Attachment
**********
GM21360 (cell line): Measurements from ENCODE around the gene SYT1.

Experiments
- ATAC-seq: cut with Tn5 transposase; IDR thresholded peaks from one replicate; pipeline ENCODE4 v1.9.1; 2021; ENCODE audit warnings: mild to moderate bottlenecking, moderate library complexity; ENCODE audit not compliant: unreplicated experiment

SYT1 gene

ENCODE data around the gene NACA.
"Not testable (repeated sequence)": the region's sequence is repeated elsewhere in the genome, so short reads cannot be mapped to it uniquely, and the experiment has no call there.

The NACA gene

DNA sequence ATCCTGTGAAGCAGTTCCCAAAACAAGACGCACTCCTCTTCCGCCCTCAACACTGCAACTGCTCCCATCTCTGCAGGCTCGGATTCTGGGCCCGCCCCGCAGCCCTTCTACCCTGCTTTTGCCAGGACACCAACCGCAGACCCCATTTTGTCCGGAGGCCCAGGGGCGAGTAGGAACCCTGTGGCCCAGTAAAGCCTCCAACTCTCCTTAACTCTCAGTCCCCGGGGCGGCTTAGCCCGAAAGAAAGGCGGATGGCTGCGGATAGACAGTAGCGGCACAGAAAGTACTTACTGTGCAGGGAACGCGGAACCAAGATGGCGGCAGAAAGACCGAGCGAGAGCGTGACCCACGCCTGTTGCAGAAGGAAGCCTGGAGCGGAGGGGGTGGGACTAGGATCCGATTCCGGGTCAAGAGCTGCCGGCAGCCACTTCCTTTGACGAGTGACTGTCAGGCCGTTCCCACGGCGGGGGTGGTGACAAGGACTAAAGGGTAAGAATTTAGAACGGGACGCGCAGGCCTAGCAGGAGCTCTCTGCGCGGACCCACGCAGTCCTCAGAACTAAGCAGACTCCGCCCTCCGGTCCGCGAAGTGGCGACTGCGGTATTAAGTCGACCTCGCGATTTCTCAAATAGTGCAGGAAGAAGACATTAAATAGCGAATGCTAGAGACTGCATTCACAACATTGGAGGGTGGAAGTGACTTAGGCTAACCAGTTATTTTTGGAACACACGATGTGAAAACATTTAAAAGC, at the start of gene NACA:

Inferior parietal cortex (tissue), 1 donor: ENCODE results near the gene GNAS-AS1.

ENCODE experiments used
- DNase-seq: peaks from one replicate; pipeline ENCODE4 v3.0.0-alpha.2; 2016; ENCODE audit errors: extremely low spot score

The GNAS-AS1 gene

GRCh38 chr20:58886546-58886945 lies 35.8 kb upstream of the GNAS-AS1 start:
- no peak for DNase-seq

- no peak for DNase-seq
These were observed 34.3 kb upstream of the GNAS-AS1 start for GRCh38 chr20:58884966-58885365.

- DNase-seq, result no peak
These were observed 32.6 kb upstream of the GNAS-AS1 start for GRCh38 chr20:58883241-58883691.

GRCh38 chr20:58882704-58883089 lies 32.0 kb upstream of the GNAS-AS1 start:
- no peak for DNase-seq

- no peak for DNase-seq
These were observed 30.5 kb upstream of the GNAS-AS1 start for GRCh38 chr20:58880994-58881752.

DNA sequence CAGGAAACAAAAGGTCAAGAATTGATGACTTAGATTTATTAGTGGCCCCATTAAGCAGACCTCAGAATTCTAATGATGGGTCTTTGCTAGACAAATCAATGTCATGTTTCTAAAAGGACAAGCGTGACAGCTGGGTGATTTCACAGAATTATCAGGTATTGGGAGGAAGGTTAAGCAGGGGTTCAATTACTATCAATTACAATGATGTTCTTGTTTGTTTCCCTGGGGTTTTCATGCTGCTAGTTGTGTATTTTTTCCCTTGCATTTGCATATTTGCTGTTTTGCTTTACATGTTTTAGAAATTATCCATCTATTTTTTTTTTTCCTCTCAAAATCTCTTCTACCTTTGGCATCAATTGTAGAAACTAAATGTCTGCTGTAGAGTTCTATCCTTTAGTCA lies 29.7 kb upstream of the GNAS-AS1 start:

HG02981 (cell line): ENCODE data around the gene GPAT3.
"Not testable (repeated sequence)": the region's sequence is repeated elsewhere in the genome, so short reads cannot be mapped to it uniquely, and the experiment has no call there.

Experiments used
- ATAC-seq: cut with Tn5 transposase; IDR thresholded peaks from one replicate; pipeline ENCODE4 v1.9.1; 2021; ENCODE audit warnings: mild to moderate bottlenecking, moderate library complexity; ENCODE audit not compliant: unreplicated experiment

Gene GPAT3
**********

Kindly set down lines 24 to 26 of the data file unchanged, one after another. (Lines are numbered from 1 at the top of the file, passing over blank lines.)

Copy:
HG02981 (cell line): ENCODE data around the gene GPAT3.
"Not testable (repeated sequence)": the region's sequence is repeated elsewhere in the genome, so short reads cannot be mapped to it uniquely, and the experiment has no call there.

Experiments used